The man was friendly and looked to be about 50 something years old. As we were talking I shared that I work with the church and am a pastor. That is something I have to get out right up front because every new person I meet wants to know why we have come to live in Uruguay. Actually, it is a great opportunity to start conversation about the Lord or about their beliefs. I get all kinds of responses varying from the surprised exclamation of “oh!” to the apathetic change of topic – which must signal a desire on the part of the person that they are not interested in the things of God. In this case the employee seemed pleased and shared with me that his granddaughter had been sick with a brain infection a few months ago. It looked very serious and they thought she would not make it long. But God in his mercy allowed her to recover and she is well. He shared that the doctors all say it must be some kind of miracle and he seemed thankful to God.
In my limited time with him we were not able to get into all the details of his personal religious beliefs nor an explanation of the gospel message, but I was able to invite him to church. He indicated he might be able to walk over after work on Sunday and visit the service. We pray that the Lord will indeed lead him to come and hear from God’s Word. Though not every conversation in public hits all the main points of the gospel message or draws out the details of the person’s personal beliefs, seeds are planted and the conversation can usually be directed to the Lord in some way. In this case there was the realization that the Lord God is the one responsible for the healing of this man’s granddaughter and I was able to give him a gospel tract with my phone number and the church web site. God is at work in all kinds of ways!
One thing that has been very different in our South American home is shopping for food. It has been different, and honestly, fun. First of all, we don’t have a vehicle. That has made a big impact in what shopping for a family of nine looks like. I never before in my life gave a thought to how heavy food is, until I had to carry it all home. Now, thinking about the weight of my purchases is part of the daily routine. Another daily feature of life is whether we have small cash on hand. Our bank gives us money only in bills of 1000 pesos (about $45 US dollars). This is too much for all but the largest stores to accept, making it a constant battle to keep small enough bills on hand, for shopping or taking buses and taxis. Continue reading Shopping for Food
“I’m sorry, you can only register one of your documents today,” the woman behind the counter told Ray. He stood there with all 10 of the documents (9 birth certificates and a marriage certificate) that need to be registered before we can begin the process of getting our visa to live in Uruguay. Although he wasn’t clear why only one document, he dutifully filled out the form and paid the fee and then returned home. Continue reading A Day in Our Life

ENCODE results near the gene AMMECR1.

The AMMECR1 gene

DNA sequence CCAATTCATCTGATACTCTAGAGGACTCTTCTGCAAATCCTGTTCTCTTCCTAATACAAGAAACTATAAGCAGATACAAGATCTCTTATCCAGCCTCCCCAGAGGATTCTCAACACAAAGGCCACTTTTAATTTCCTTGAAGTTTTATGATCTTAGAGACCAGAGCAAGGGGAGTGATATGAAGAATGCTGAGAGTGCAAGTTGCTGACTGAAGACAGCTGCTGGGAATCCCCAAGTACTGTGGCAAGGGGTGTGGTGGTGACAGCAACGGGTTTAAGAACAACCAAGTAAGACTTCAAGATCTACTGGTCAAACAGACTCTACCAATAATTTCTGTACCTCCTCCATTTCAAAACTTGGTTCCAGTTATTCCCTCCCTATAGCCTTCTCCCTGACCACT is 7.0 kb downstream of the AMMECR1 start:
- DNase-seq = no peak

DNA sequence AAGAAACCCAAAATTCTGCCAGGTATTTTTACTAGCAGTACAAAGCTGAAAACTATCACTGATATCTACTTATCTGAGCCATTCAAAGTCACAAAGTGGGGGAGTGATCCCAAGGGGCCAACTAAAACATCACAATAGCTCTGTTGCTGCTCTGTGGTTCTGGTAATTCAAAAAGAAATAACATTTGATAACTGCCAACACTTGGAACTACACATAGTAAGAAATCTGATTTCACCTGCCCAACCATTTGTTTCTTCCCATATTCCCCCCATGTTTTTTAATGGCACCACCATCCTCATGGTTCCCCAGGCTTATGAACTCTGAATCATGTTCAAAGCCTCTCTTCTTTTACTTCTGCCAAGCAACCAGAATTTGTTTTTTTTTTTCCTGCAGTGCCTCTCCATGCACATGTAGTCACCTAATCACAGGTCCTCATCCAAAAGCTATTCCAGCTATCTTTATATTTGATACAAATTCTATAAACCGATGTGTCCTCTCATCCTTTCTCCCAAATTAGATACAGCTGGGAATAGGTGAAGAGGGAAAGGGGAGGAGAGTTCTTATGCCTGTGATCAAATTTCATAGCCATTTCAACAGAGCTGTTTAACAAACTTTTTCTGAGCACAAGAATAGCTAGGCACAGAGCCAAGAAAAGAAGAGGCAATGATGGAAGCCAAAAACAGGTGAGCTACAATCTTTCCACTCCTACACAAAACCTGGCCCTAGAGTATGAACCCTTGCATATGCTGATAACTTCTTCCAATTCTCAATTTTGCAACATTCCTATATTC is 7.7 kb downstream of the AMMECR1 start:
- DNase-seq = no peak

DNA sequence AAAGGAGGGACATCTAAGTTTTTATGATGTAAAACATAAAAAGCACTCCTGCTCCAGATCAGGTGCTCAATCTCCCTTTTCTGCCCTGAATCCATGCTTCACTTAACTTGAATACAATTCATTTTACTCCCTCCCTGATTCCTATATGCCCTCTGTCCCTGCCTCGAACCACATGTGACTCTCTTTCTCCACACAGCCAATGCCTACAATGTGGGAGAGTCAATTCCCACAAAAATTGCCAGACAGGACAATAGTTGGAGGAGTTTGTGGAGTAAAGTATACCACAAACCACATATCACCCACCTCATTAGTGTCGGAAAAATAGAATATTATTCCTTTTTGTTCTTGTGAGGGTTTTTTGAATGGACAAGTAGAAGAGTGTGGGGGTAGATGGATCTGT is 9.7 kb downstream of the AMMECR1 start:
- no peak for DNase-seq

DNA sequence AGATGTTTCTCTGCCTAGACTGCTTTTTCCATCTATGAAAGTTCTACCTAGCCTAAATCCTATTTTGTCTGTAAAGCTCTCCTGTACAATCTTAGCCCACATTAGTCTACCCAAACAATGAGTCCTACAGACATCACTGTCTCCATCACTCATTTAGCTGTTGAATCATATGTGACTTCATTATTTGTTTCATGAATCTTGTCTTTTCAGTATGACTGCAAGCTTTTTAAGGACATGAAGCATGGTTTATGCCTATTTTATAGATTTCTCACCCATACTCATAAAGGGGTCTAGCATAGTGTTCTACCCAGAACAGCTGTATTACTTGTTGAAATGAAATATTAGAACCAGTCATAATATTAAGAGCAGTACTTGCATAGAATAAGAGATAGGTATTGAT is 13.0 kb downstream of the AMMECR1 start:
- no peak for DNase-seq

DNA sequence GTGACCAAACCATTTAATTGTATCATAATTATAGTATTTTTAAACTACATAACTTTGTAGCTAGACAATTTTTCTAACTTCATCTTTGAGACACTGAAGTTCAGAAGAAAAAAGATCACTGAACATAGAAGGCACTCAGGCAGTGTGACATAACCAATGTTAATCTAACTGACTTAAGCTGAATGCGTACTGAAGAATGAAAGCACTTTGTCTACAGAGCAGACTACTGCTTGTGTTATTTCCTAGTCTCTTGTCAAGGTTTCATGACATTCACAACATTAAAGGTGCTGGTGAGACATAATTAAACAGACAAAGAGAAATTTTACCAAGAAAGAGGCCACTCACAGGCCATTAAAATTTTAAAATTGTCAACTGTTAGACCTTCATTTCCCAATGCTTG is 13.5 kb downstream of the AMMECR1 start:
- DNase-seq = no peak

One week ago we had just returned to Florida from the Dominican Republic, and we were working hard at packing and cleaning to get ready to fly to Uruguay. Not surprisingly, our youngest had come down with a respiratory illness, and all of us suffered from an upset tummy from the food/water. But nonetheless, on Thursday, some friends drove 3 vans to the airport with us and all of our luggage (19 check-in, 8 carry-on, 9 personal bags, a stroller and a carseat) to see us off. With all the help, it didn’t seem like too much stuff. So we got in line and our friends said goodbye. We expected just a routine, if slow, check in. Continue reading Our First Few Days in Uruguay
What does a typical day look like for our family? We left our home in San Diego and are living in our 29 foot travel trailer, with our family of nine. Believe me when I say there IS no typical day. Each day is different, and usually pretty unique, and always busy. Continue reading Life in a 29 Foot Travel Trailer
One of the things I enjoy about my life is the challenge of feeding a large family on a small budget. It is fun to shop the sales looking for healthy but inexpensive ingredients, and then turn them into tasty meals for the family. And having lived in quite a few different places, I have learned that for the best deals one needs to eat what the locals eat. That meant for instance, bratwurst and pork steaks in St. Louis, but carne asada and tortillas in Mexico. Continue reading What’s For Dinner?